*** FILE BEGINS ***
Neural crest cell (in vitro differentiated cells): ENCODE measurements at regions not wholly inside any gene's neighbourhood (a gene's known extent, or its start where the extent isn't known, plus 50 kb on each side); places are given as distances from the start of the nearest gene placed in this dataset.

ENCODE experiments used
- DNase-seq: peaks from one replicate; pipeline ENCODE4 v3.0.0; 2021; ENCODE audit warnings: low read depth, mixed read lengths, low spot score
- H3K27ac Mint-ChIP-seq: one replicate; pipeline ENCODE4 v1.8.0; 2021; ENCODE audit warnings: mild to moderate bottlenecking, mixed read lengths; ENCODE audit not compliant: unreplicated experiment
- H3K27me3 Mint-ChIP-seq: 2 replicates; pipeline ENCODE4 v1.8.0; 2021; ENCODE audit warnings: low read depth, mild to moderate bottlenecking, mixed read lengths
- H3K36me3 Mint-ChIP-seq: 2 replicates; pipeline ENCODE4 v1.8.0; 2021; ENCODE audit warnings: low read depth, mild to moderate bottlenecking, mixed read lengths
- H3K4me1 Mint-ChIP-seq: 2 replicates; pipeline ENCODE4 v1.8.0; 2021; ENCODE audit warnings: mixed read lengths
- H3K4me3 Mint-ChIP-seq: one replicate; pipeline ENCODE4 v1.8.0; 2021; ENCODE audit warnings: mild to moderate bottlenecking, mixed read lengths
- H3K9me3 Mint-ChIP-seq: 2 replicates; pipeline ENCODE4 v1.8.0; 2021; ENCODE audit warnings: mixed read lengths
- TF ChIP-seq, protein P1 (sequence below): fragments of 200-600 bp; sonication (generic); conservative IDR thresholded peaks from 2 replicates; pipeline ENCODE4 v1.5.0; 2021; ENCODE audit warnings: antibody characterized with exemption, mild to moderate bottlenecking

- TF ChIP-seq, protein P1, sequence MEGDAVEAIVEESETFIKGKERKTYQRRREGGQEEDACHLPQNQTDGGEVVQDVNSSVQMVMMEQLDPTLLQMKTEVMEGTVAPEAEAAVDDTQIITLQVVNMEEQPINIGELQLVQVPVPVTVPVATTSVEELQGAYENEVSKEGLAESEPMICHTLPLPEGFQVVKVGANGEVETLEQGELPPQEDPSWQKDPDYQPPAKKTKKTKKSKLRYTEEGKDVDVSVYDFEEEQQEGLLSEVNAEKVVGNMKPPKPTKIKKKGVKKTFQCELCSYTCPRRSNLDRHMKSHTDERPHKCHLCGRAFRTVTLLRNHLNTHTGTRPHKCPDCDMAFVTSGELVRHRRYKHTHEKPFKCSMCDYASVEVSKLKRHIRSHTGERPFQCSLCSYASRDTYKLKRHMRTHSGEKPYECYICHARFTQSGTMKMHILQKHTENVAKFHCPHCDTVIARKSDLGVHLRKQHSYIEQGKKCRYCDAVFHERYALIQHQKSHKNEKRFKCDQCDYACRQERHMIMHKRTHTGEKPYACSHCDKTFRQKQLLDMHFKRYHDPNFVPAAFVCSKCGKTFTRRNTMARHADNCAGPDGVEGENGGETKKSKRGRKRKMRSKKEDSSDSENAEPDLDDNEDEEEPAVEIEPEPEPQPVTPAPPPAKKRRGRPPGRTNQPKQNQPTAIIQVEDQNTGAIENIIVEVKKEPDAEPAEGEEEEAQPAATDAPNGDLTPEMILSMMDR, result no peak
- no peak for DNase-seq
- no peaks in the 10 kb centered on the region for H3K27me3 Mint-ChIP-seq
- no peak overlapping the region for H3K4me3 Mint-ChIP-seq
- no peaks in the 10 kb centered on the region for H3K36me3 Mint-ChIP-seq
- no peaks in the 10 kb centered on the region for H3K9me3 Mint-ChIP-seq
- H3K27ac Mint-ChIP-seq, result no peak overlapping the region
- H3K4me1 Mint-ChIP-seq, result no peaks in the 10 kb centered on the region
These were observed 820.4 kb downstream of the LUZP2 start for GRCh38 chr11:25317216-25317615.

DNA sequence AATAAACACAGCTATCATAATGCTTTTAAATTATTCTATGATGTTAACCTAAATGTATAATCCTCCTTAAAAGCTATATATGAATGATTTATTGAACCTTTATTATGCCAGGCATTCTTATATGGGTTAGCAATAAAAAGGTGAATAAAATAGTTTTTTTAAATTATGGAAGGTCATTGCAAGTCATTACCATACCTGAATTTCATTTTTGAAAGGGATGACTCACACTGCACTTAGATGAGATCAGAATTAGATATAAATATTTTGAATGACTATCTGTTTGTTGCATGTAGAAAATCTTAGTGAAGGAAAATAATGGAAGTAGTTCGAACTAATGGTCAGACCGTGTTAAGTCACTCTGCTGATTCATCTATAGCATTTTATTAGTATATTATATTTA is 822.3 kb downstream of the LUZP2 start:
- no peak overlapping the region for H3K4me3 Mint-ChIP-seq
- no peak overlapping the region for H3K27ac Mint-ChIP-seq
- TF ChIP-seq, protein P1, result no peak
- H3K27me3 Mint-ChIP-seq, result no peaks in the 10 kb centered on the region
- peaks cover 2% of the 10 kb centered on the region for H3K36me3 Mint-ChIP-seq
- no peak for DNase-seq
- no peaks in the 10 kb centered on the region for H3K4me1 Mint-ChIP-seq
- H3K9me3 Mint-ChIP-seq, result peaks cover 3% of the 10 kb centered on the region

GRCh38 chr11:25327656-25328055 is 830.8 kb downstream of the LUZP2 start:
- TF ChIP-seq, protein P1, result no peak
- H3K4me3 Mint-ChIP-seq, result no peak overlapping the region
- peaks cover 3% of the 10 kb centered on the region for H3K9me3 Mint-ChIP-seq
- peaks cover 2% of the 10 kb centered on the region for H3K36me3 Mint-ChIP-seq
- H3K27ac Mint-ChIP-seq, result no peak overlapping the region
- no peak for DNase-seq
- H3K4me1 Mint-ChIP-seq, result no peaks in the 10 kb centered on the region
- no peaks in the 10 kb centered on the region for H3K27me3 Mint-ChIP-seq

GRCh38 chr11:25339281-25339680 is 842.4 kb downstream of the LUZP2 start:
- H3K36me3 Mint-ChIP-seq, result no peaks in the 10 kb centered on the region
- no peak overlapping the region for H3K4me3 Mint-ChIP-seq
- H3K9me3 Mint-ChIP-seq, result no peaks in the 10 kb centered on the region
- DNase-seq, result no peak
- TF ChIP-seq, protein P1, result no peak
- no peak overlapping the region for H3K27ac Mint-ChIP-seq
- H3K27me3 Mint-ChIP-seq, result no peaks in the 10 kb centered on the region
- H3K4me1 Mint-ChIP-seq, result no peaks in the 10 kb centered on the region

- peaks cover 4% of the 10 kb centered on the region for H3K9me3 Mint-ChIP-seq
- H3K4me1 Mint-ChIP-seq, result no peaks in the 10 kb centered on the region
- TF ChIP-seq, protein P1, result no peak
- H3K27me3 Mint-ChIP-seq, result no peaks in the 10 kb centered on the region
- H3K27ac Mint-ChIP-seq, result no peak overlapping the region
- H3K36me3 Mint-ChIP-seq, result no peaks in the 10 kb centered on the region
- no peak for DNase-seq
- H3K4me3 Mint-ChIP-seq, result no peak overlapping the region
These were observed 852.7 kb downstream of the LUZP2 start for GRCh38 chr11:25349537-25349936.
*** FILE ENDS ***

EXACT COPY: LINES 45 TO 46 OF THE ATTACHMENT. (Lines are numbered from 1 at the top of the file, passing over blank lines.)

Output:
- H3K27me3 Mint-ChIP-seq, result no peaks in the 10 kb centered on the region
- H3K4me1 Mint-ChIP-seq, result no peaks in the 10 kb centered on the region